You may have seen some of the headlines: "The Christmas Present That Could Tear Your Family Apart," while another reads "After DNA test reveals woman isn't related to her dad, family sues Ohio fertility doctor." For many, DNA testing has been an interesting way to learn a little bit more about biology, genetics, and ourselves. But for some other people, the tests have brought revelations about themselves or their family members to light, often as a shocking and unwelcome surprise. Because of the potential for psychological harm to people who aren't expecting to learn this kind of information, some people have concerns about the practice.
Traditionally, most adoptions have been conducted with some secrecy. In the United States, adoption records were once sealed and they still are in some countries. Sperm and egg donors sometimes have the option of remaining anonymous when dealing with fertility clinics, though that practice is also becoming less common. Commercial, at-home DNA testing kits have helped many people who might be in a situation where they are seeking to answer specific questions about their family history. But not everyone is expecting to learn something new, like that their father is a stranger.
Researchers have begun to examine some of the ethical considerations and mental trauma that can be associated with surprising genetic test results, and how common it is for consumers.
A new study reported in the American Journal of Human Genetics has taken a very preliminary look at this issue, and sought to survey people who had used direct to consumer genetic tests. About 23,000 people completed the survey. The results showed that many people who purchase DNA kits are simply trying to build their family tree. The researchers also wanted to know how many people were surprised by the results they'd received.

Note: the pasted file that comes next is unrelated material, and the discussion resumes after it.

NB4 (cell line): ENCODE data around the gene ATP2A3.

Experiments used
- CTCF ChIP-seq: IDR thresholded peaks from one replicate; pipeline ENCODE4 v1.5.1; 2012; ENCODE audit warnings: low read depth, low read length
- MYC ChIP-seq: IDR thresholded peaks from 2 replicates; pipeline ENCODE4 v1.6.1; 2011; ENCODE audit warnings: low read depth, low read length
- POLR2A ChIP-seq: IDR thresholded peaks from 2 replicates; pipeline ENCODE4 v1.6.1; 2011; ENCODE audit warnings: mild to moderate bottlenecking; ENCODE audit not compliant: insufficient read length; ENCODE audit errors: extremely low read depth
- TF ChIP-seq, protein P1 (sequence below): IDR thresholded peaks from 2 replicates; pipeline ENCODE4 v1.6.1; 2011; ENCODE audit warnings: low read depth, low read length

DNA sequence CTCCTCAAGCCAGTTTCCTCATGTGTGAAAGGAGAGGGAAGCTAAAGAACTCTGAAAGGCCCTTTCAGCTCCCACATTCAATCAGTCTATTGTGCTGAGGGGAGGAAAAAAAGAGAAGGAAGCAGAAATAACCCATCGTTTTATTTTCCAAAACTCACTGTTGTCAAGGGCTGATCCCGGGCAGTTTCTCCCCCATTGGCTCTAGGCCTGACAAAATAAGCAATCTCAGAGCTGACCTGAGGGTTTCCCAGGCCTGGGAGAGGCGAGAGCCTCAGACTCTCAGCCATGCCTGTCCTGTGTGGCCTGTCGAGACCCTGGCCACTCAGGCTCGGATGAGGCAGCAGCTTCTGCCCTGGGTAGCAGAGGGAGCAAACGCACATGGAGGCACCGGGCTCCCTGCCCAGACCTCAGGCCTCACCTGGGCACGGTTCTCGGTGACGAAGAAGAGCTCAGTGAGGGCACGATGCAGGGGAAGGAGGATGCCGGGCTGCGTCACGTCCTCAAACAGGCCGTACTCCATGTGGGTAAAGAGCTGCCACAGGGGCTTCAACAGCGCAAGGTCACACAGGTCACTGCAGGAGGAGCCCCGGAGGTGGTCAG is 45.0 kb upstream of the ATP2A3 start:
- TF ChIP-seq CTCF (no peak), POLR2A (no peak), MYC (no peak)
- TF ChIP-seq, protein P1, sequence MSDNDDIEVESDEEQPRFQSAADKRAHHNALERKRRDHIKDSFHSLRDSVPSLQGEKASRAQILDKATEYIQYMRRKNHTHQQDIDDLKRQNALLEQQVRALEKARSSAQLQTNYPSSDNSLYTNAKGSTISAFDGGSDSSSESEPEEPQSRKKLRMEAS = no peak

Though many were just curious about their family history, "it's clear that quite a lot of participants are looking for someone or hoping to confirm something in particular," said lead study author Christi Guerrini of the Center for Medical Ethics and Health Policy at Baylor College of Medicine.
They might be searching for their biological parents if they're adopted, or they may simply have a feeling of being "out of place in their family and want to see if there's something to that feeling." In other cases, they might be trying to learn more about a mysterious branch of their family, or check up on a story that's been passed down, added Guerrini.
While the vast majority of people (86 percent) identified a new relative, in many cases, those were distant relations and the new information had little impact on the person's life. However, within that group were others who found closer relatives; ten percent found a biological grandparent, ten percent found a full- or half-sibling, and seven percent identified their biological father.
The study authors said most people had an enjoyable experience, and few had regrets about the test. But it was clear others got information that had disrupted their lives. The highest rate of regret was seen among people who had learned that they were conceived through a donor, and their biological father was not who they thought.
While I was hoping for a bit more detail from this study, I personally think it's good that geneticists are examining these questions. More work in this area may lead to tools that can help people deal with family crisis that can arise from genealogy testing.
Sources: Cell Press, American Journal of Human Genetics